Re-Emerging Church – Re-Church – Retro Church – Renaissance Church – Reformed Church – Reimagining Church – Recuperating Church – Re-asserting Ancient Faith Church – Re-establishing Church etc. etc. etc. etc.
When it comes to ‘church,’ the desire to “get back to the way things used to be,” or the desire to “find out where God is working NOW and join him in it,” (John 5:17, 19-20) may stand at odds ideologically and often cause unnecessary separation in the body of Christ. It’s a tension of direction. Both camps desire movement, but one tends toward a reverse trajectory, while the other tends to push forward and to uncharted fringes.
For certain, in the extremes of each, there is idolization. When ‘monumenting’ or trying to ’embrace the fullness of orthodoxies,’ in antiquated systems, structures, practices, etc., overshadow mission, then the church becomes passive. When the vision of mission sent-ness becomes myopic, then God becomes a god of a horizon which we never reach.
The church impulse of holding to the past and thinking it was better, and by consequence thinking itself better for emulating ancient disciplines often results in pharisaism and ingrown liturgies. I suppose that all of us know when we’re leaning too far into our ecclesiastical constructs and away from Christ.
When those who push the envelope to the extreme for the sake of modernity, relevance, or “being sent where they are,” no longer gather, no longer bear the burdens of others in community (Galatians 6:2), no longer count others more significant than themselves (Philippians 2:3), no longer encourage and equip others for the work (Acts 14:22), and no longer remember from whence they came (Revelation 2:5), suffer from Ebenezer Amnesia. What’s Ebenezer Amnesia? Consider the following;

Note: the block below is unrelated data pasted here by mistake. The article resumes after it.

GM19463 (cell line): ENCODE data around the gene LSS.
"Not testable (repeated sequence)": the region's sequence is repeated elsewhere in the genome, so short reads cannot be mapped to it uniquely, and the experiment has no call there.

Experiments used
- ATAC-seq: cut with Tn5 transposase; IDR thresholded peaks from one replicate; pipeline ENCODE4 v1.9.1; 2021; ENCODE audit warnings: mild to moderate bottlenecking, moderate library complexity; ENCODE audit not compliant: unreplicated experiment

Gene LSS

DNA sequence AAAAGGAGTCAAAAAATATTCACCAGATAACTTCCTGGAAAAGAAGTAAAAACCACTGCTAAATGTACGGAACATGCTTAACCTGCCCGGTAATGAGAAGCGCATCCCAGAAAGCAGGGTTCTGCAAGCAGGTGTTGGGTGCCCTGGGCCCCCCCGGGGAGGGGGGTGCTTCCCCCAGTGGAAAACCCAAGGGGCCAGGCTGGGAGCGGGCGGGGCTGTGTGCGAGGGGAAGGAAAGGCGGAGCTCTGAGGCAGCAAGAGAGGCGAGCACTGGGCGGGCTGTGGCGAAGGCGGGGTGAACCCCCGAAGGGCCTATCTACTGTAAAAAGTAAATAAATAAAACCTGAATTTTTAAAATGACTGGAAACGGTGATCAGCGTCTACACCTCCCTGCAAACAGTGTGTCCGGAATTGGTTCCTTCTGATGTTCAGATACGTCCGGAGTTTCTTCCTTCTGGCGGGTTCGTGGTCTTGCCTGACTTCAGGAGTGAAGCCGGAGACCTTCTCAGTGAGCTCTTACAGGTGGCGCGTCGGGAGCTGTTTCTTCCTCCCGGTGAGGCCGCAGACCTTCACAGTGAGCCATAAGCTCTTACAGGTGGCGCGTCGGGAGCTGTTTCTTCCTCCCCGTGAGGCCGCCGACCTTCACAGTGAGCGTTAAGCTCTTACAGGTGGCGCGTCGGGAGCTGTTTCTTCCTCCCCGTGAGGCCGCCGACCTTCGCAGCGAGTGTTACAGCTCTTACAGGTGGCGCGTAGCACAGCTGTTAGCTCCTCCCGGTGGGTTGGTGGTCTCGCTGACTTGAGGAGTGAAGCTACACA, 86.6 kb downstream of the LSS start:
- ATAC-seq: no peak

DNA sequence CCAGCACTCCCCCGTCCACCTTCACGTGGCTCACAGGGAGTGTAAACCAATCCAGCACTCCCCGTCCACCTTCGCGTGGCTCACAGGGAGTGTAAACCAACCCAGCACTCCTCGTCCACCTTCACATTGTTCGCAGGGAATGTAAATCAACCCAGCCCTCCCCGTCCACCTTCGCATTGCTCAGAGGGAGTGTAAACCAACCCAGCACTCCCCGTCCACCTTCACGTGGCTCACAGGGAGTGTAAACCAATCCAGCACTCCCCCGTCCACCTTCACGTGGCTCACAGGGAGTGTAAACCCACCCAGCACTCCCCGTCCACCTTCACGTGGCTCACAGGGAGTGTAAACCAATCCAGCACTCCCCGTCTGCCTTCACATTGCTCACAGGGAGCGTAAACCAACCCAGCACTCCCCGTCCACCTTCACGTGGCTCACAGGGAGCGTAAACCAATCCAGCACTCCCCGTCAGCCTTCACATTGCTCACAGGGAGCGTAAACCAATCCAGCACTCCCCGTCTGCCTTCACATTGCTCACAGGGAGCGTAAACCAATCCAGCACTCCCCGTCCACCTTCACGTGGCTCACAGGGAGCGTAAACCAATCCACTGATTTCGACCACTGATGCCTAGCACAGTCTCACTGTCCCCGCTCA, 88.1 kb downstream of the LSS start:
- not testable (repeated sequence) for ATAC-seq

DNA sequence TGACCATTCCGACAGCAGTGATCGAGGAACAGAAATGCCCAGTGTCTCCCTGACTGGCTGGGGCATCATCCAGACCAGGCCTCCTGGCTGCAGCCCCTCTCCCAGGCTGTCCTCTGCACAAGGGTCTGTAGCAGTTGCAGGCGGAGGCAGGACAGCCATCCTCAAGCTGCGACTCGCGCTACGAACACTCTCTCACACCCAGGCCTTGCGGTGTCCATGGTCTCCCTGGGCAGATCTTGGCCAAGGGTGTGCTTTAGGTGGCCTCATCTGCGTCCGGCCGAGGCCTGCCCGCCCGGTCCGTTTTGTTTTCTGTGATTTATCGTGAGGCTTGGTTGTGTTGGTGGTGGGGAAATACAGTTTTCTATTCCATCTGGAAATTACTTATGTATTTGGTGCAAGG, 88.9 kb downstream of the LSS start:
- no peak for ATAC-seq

“Jacob set up a stone pillar at the place where God had talked with him, and he poured out a drink offering on it; he also poured oil on it. (Genesis 35:14)
“Joshua set up the twelve stones that had been in the middle of the Jordan at the spot where the priests who carried the ark of the covenant had stood. And they are there to this day.” (Joshua 4:9)
“Samuel then took a large stone and placed it between the towns of Mizpah and Jeshanah. He named it Ebenezer (which means “the stone of help”), for he said, “Up to this point the LORD has helped us!” (1 Samuel 7:12) NLT
These were set up as remembrances of where God worked with and through people towards the furtherance of being His people. Hyper-Mission mindedness may seek to remove ancient boundaries in haste as an over-reaction to long settled truths. (Proverbs 22:28 NLT).
The extremists of each like to be at odds with one other. (Luke 9:51-56) Being sticky, or staying put vs. the hyper missional mantra of always pressing forward, stretch the church like a dried and inflexible rubber band. A few questions;
How would you encourage those who sacrifice mission for monuments?
How would you encourage those who sacrifice assembling for advancing?
What would you say are some ways to practice liturgy outside of traditional church settings?